Advertisement
Article main image
Apr 10, 2014

By Ilyse Wolens Schuman

As expected, U.S. Senate supporters of the Paycheck Fairness Act (S. 2199) failed to muster the 60 votes needed to advance the bill to a floor vote.

This bill would have, among other things:

  • Expanded damages available under the Equal Pay Act (EPA) to include potentially unlimited compensatory and punitive awards for wage discrimination;
  • Weakened an employer’s ability to raise the “factor other than sex” affirmative defense in a wage discrimination case; eased the requirements for bringing a class action lawsuit under the EPA;
  • Made it unlawful for an employer to prevent employees from discussing or comparing salaries; and,
  • Imposed additional compensation reporting requirements on employers.

Despite vote, the issue isn’t dead

The measure needed an additional six (6) votes to ensure filibuster-proof consideration.

The failure of the Paycheck Fairness Act does not mean the issue is dead. To the contrary, pay equity will be an enduring issue through the November elections.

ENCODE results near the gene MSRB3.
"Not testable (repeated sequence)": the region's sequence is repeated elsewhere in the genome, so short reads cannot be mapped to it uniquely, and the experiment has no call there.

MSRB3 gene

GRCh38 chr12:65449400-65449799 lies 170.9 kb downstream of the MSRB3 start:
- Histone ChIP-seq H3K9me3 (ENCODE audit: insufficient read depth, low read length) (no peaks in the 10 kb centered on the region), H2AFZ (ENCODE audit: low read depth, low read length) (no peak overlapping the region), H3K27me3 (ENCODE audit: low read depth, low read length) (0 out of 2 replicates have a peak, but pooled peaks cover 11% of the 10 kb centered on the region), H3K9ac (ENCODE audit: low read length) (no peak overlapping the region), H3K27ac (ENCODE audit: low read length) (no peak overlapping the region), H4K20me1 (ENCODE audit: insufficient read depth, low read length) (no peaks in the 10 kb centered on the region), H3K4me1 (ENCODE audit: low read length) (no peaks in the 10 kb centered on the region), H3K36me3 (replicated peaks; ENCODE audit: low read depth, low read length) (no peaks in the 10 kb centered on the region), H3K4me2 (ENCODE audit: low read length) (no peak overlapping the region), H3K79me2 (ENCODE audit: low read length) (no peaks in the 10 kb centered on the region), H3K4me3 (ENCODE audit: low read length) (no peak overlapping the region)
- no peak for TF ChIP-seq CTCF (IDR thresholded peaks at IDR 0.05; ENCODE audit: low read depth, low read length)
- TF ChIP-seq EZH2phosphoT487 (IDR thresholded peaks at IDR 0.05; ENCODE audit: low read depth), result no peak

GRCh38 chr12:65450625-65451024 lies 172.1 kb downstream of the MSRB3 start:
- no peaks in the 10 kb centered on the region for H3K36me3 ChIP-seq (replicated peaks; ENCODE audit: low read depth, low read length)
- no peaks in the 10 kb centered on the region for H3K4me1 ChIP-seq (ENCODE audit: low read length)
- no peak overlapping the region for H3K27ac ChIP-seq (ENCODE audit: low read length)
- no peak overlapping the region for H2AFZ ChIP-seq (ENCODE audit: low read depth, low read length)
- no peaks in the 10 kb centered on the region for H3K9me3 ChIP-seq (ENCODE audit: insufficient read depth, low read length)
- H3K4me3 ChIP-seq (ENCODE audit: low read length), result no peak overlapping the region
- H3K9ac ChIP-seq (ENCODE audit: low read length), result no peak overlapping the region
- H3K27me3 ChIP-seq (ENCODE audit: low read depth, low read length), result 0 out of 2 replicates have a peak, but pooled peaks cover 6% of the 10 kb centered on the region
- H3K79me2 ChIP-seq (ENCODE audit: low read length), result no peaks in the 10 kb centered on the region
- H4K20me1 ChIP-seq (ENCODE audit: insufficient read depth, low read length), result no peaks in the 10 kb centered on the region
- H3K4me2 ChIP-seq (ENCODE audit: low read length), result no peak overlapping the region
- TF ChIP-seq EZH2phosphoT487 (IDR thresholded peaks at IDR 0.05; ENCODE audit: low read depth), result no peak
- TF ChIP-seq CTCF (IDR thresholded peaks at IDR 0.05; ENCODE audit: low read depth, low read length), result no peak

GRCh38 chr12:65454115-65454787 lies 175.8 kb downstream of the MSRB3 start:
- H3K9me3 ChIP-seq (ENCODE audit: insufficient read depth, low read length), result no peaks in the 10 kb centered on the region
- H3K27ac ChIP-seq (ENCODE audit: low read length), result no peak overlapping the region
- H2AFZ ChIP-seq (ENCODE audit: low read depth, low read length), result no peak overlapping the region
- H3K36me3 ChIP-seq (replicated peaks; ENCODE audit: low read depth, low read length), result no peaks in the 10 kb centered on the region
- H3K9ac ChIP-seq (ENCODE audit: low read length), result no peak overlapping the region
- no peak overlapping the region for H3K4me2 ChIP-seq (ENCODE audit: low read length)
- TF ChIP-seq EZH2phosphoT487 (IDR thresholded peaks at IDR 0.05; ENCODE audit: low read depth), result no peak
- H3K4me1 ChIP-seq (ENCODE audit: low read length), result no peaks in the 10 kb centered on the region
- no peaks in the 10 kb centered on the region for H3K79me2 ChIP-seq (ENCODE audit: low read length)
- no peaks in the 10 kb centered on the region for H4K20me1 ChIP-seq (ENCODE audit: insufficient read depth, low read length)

As discussed in a recent Littler Workplace Policy Update, President Obama recently signed two measures aimed at taking certain provisions of the Paycheck Fairness Act and applying them to federal contractors.

Executive Orders tackle elements of the bill

One Executive Order — Non-Retaliation for Disclosure of Compensation Information – makes it unlawful for contractors to retaliate against employees who disclose their pay information.

The second executive action was a Presidential Memorandum – Advancing Pay Equality Through Compensation Data Collection – directing the U.S. Department of Labor to issue regulations within 120 days that will require federal contractors and subcontractors to submit to the Labor Department summary data on the compensation paid their employees, including data by sex and race.

The Senate’s symbolic consideration of the Paycheck Fairness Act will no doubt be used as a talking point by many policymakers as election season heats up.

This was originally published on Littler Mendelson’s Workplace Policy Update blog© 2014 Littler Mendelson. All Rights Reserved. Littler®, Employment & Labor Law Solutions Worldwide® and ASAP® are registered trademarks of Littler Mendelson, P.C.

Get articles like this
in your inbox
Subscribe to our mailing list and get interesting articles about talent acquisition emailed weekly!
Advertisement